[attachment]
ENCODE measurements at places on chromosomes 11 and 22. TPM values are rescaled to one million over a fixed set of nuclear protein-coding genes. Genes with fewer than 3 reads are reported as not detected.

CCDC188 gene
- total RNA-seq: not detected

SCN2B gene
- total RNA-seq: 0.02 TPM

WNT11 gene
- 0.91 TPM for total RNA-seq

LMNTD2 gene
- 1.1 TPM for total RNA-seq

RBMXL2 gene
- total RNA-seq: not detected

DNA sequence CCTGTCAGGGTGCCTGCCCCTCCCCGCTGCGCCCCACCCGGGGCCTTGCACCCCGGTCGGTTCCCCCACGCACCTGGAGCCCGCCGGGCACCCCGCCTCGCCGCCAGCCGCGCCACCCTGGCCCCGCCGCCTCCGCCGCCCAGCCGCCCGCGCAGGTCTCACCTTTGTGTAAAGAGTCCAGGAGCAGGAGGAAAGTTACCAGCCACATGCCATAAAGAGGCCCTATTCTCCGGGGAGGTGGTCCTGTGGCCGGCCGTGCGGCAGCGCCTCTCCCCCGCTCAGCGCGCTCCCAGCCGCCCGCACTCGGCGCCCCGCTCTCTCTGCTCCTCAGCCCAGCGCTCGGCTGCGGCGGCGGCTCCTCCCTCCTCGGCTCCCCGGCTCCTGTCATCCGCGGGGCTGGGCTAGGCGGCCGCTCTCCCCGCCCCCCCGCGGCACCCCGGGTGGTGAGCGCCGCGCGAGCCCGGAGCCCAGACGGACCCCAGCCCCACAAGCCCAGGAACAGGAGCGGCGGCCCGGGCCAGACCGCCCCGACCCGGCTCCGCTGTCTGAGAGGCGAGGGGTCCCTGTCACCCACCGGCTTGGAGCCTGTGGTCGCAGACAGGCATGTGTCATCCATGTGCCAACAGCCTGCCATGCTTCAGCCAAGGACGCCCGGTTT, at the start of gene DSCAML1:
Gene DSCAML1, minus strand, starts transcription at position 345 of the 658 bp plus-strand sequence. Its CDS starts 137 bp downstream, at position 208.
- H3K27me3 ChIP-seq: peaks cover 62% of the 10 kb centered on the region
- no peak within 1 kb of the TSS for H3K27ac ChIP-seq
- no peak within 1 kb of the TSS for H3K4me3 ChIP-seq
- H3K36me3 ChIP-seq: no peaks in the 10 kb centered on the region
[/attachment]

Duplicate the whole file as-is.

ENCODE measurements at places on chromosomes 11 and 22. TPM values are rescaled to one million over a fixed set of nuclear protein-coding genes. Genes with fewer than 3 reads are reported as not detected.

CCDC188 gene
- total RNA-seq: not detected

SCN2B gene
- total RNA-seq: 0.02 TPM

WNT11 gene
- 0.91 TPM for total RNA-seq

LMNTD2 gene
- 1.1 TPM for total RNA-seq

RBMXL2 gene
- total RNA-seq: not detected

DNA sequence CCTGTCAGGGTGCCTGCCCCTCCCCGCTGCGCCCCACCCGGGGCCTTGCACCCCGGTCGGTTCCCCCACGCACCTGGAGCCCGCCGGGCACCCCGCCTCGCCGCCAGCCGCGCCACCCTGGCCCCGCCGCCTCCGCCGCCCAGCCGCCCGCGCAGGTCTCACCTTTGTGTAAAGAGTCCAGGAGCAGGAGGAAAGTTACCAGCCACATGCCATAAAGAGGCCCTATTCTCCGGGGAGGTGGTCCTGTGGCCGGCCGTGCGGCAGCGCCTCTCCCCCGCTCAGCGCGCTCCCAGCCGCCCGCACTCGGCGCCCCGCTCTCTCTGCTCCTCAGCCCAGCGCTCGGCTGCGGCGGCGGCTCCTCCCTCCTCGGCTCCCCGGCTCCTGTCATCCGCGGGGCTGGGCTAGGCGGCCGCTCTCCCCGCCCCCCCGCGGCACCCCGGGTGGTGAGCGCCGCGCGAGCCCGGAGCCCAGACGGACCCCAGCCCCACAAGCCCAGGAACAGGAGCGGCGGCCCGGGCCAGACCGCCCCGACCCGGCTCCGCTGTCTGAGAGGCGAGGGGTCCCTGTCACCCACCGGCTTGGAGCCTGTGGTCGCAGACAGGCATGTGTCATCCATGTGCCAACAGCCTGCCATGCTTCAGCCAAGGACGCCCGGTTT, at the start of gene DSCAML1:
Gene DSCAML1, minus strand, starts transcription at position 345 of the 658 bp plus-strand sequence. Its CDS starts 137 bp downstream, at position 208.
- H3K27me3 ChIP-seq: peaks cover 62% of the 10 kb centered on the region
- no peak within 1 kb of the TSS for H3K27ac ChIP-seq
- no peak within 1 kb of the TSS for H3K4me3 ChIP-seq
- H3K36me3 ChIP-seq: no peaks in the 10 kb centered on the region